In the July 9, issue of the Chronicle of Higher Education Review Robert Zemsky and William F. Massy discuss ($) the promise and pitfalls of e-learning. They write that a “pervading sense of disappointment” now surrounds e-learning because of unfulfilled expectations. Still, they caution that dismissing e-learning is foolish because it’s here to stay and can play an important role in education.
Zemsky and Massy cite three common assumptions that they argue have been proven wrong:
*If we build it, they will come.
*The kids will take to e-learning like ducks to water.
*E-learning will force a change in how we teach.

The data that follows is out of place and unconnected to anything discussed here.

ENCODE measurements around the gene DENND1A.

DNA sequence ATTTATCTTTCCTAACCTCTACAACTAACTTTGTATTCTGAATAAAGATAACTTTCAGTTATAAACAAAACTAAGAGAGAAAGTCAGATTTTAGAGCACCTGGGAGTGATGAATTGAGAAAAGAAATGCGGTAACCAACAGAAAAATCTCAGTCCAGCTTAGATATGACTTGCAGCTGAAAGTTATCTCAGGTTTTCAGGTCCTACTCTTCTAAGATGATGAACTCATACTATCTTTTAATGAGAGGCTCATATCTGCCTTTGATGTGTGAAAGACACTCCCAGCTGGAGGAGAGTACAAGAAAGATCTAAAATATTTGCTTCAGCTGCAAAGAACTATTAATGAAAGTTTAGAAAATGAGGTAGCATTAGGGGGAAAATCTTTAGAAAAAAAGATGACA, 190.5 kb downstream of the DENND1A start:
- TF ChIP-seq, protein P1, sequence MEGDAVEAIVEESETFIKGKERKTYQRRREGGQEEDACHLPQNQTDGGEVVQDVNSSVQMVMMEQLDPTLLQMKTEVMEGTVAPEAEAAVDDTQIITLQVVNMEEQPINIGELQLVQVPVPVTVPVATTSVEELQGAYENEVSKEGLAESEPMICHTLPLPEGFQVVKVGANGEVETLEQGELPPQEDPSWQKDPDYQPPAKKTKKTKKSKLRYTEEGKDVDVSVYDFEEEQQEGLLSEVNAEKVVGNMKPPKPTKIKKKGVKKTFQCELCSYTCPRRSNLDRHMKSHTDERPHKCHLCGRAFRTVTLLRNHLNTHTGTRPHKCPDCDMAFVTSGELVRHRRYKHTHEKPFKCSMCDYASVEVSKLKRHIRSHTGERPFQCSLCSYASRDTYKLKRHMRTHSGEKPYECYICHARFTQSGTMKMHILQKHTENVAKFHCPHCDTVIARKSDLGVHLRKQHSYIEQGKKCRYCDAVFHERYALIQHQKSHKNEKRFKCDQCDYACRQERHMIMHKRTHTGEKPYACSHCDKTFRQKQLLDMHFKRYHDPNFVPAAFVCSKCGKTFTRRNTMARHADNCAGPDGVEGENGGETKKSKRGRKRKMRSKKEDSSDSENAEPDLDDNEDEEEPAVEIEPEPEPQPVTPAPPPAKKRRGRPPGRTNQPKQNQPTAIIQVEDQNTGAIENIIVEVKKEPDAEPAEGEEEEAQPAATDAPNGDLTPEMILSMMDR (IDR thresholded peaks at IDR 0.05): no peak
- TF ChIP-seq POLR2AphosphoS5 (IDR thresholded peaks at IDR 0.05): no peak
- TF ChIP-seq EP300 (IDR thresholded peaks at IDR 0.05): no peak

They say that instead, “faculty members use the electronics to simplify tasks, not to fundamentally change how they teach their subjects” and conclude that,
The technology’s skeptics, emboldened by the fact that, to date, its failures have been much more prominent than its limited successes, will challenge each new product and innovation. Yet despite the difficulties of the recent years, we count ourselves among the optimists who believe electronically mediated instruction can eventually become a standard mode of instruction. E-learning is still alive and kicking. On most campuses, money is being spent, smart classrooms are being built, and faculty members are experimenting with new ways of bringing electronically mediated learning into the classroom. Ultimately, the lure of learning anytime, anywhere will prove irresistible.